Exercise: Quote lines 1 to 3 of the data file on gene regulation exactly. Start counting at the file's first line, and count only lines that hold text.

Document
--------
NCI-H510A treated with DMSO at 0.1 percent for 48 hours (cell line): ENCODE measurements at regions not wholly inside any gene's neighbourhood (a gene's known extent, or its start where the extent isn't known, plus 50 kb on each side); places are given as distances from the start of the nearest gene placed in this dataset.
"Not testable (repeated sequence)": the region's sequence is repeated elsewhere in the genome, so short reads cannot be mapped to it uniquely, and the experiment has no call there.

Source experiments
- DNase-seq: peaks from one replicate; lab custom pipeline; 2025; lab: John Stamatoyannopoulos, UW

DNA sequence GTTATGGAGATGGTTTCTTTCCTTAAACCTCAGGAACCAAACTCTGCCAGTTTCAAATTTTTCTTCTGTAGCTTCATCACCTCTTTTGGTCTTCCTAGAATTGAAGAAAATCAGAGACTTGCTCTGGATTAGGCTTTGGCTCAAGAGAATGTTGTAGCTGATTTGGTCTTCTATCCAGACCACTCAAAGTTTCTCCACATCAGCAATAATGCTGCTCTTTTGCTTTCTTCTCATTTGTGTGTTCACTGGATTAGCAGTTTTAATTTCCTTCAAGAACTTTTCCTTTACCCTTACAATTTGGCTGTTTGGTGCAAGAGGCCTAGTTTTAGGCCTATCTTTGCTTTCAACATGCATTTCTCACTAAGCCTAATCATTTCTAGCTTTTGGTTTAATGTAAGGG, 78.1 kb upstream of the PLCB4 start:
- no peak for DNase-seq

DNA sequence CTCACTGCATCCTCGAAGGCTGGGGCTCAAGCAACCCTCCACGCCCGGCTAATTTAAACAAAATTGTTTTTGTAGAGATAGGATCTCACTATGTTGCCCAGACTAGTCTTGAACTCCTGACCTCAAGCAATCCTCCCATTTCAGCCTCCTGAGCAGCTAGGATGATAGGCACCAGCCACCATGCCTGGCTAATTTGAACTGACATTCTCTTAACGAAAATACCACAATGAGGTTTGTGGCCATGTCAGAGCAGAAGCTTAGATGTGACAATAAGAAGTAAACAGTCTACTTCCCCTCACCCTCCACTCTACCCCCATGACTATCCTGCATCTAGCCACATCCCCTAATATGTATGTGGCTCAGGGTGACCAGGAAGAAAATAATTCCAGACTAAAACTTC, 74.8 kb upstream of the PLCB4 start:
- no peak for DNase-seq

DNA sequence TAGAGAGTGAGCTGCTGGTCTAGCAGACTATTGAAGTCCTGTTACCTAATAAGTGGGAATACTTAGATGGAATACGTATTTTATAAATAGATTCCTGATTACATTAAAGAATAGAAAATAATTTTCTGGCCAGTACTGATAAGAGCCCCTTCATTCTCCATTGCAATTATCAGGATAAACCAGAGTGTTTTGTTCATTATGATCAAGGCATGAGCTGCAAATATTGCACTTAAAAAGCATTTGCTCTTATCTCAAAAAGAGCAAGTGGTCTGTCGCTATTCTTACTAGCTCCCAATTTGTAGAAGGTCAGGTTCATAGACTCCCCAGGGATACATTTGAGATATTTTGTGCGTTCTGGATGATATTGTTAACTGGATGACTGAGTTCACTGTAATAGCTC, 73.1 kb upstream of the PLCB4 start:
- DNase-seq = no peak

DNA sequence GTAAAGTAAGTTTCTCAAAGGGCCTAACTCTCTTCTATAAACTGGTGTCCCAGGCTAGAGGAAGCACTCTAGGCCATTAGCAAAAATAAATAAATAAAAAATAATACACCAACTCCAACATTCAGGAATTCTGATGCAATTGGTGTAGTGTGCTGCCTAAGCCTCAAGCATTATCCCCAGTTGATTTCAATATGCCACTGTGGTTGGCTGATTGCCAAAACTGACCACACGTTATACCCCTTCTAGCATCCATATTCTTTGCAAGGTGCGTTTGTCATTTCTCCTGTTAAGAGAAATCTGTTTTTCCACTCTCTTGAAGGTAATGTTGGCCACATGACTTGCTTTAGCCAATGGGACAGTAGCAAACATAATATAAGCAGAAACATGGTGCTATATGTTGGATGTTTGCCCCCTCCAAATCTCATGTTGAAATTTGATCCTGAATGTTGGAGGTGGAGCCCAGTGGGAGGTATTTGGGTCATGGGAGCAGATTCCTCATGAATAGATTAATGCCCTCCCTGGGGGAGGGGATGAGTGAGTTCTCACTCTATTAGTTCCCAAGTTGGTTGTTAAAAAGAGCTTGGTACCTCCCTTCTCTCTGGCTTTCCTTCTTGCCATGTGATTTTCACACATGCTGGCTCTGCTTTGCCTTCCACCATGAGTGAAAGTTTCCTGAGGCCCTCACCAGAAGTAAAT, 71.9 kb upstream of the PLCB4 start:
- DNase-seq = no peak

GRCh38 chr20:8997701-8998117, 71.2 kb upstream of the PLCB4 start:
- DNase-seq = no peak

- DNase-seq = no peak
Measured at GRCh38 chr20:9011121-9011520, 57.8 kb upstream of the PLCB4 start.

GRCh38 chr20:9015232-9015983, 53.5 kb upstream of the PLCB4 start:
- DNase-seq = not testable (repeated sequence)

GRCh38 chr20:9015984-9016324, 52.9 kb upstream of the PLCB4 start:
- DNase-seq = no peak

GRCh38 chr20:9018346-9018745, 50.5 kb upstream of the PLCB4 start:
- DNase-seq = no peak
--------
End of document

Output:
NCI-H510A treated with DMSO at 0.1 percent for 48 hours (cell line): ENCODE measurements at regions not wholly inside any gene's neighbourhood (a gene's known extent, or its start where the extent isn't known, plus 50 kb on each side); places are given as distances from the start of the nearest gene placed in this dataset.
"Not testable (repeated sequence)": the region's sequence is repeated elsewhere in the genome, so short reads cannot be mapped to it uniquely, and the experiment has no call there.

Source experiments